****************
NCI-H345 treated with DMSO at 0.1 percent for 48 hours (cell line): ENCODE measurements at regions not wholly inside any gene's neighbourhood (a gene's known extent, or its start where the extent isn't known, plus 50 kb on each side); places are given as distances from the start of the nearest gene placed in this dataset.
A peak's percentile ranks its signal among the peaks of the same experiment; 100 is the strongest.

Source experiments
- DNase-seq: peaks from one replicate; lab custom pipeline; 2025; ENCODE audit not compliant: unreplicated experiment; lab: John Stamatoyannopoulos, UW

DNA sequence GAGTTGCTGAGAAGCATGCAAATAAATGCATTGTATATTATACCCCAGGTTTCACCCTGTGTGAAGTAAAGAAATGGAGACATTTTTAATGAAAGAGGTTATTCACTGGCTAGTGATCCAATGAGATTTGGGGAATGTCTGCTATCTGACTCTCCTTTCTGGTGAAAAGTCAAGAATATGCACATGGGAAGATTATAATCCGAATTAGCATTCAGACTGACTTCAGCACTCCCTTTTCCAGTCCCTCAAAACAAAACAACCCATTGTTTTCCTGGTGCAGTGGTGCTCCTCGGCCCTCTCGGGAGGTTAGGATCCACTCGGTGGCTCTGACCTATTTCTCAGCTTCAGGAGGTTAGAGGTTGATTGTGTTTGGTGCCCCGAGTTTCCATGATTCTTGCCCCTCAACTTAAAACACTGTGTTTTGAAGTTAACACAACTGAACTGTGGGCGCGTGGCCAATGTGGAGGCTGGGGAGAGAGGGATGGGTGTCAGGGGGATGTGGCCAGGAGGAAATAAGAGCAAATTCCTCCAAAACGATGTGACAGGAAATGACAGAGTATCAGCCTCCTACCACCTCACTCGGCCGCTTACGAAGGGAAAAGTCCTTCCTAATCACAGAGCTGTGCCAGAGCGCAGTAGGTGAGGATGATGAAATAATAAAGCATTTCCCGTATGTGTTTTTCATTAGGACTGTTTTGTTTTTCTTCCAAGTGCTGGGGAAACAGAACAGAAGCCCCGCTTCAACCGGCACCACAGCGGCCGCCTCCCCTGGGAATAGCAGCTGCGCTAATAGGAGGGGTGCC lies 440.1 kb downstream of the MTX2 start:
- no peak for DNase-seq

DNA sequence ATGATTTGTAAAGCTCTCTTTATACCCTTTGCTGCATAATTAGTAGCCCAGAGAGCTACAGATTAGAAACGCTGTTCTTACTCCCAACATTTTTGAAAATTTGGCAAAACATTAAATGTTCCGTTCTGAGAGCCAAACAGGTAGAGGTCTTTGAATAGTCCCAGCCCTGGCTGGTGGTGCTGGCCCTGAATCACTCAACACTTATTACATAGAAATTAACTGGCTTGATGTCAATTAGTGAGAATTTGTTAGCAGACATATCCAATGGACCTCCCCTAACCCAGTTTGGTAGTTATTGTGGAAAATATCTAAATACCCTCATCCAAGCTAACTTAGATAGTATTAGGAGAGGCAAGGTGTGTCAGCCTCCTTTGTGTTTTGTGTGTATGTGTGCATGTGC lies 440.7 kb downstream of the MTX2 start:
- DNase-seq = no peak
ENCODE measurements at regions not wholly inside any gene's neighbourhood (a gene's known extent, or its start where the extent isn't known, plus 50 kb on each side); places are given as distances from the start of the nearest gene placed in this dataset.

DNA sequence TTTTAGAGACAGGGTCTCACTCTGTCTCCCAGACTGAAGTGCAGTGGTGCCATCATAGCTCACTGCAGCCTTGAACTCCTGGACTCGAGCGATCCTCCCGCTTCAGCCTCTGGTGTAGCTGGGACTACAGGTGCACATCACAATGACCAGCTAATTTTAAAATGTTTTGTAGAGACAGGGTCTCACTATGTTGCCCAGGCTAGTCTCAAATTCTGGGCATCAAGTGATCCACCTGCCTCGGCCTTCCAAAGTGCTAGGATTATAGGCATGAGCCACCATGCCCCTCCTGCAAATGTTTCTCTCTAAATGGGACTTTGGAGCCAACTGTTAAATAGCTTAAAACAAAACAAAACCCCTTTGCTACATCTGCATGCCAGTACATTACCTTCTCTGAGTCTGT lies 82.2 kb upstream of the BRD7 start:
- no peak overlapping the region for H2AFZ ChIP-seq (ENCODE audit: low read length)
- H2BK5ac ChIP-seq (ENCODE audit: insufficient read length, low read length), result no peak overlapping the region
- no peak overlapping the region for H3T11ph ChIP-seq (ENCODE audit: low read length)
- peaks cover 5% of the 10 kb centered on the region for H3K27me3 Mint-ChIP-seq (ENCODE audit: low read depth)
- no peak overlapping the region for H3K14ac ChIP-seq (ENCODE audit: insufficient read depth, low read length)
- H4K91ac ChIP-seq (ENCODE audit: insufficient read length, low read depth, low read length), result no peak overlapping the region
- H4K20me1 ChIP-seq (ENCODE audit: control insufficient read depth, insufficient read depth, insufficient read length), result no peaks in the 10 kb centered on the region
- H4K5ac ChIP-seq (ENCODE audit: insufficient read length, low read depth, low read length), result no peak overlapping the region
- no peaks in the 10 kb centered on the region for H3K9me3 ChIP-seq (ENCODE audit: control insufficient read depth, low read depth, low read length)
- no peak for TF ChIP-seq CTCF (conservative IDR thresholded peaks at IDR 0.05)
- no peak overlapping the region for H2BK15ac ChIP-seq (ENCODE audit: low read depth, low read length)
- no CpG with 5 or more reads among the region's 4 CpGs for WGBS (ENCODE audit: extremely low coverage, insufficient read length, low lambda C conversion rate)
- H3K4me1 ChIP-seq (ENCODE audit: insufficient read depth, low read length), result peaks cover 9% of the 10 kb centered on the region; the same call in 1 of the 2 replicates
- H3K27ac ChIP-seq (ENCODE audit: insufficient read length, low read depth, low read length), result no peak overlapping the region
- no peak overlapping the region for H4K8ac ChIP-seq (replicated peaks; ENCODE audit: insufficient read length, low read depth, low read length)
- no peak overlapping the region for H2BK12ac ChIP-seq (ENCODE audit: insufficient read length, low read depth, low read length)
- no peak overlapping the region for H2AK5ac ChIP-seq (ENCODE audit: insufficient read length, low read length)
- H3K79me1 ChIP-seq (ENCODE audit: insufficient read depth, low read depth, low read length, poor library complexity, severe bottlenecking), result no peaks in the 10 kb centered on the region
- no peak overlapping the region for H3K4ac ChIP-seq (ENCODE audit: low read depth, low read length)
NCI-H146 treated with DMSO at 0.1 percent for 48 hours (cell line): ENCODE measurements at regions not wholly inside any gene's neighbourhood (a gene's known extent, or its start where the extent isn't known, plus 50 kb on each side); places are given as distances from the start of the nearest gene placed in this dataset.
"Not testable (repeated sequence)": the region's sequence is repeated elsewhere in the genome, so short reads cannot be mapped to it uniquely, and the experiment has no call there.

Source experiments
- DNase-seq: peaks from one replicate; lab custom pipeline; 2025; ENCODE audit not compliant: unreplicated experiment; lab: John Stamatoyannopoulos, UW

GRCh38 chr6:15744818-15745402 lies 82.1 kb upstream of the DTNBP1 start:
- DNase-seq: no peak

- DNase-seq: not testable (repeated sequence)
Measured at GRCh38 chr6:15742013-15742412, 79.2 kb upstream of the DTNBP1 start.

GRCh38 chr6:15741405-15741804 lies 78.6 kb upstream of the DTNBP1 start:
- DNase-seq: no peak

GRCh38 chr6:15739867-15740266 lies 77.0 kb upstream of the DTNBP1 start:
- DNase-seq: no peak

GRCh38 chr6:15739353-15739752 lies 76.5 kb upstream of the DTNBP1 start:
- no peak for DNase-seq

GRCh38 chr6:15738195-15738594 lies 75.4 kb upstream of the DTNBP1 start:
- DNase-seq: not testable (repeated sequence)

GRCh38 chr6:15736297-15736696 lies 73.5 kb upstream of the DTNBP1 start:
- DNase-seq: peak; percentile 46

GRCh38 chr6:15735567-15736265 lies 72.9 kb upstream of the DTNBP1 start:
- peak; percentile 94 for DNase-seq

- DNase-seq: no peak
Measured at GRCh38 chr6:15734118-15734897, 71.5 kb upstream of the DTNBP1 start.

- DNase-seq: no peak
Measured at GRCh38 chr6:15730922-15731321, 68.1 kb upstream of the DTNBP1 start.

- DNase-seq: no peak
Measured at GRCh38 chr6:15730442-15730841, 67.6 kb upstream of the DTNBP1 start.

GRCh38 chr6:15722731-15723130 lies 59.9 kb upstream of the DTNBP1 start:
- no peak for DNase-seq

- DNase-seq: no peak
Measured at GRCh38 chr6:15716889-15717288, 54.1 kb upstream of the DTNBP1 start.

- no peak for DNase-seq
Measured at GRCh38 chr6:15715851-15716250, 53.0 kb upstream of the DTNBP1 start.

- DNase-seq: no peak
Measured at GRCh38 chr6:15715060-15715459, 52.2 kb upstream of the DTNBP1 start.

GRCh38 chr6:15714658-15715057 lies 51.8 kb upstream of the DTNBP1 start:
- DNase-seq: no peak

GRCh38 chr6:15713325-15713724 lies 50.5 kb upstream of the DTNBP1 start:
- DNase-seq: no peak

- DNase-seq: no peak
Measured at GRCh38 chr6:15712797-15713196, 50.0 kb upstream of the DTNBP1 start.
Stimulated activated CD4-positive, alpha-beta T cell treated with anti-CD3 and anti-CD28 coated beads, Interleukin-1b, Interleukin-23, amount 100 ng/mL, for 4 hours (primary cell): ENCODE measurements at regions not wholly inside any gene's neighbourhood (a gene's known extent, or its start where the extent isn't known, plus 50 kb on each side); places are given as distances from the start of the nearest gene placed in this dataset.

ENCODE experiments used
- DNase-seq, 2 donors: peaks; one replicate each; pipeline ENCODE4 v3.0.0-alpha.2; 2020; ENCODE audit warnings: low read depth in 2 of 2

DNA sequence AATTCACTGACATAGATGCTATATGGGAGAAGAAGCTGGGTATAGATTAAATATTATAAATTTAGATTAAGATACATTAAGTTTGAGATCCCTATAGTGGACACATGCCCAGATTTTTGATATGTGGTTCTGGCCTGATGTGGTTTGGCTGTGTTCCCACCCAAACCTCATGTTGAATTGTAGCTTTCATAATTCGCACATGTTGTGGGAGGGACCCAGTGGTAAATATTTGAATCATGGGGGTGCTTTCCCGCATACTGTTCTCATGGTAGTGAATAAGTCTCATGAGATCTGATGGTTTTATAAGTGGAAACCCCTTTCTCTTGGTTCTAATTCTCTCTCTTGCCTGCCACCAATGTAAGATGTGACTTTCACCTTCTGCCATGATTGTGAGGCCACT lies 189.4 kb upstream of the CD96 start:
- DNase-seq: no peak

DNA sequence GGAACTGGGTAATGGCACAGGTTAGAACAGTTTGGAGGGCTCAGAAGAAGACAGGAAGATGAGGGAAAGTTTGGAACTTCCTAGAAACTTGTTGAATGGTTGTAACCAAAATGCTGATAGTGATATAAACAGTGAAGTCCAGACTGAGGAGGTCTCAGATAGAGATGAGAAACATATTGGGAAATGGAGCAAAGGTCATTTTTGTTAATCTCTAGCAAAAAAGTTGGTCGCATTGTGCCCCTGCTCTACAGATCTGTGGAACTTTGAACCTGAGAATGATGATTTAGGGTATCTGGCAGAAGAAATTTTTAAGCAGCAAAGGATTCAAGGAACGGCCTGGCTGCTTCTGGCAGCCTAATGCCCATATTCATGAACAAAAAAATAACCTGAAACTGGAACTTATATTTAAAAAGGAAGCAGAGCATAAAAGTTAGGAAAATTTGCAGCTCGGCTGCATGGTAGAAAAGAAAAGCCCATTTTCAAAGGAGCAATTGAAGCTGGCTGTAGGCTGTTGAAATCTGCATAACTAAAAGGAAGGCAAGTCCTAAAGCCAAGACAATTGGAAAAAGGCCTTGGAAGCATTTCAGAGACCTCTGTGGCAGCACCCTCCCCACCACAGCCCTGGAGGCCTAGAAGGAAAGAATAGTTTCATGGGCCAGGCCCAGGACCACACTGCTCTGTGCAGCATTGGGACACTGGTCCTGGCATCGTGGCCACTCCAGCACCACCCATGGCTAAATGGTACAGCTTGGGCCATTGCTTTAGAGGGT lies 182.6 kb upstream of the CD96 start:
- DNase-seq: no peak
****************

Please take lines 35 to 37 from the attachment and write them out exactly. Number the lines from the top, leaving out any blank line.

- DNase-seq: no peak

- DNase-seq: not testable (repeated sequence)
Measured at GRCh38 chr6:15742013-15742412, 79.2 kb upstream of the DTNBP1 start.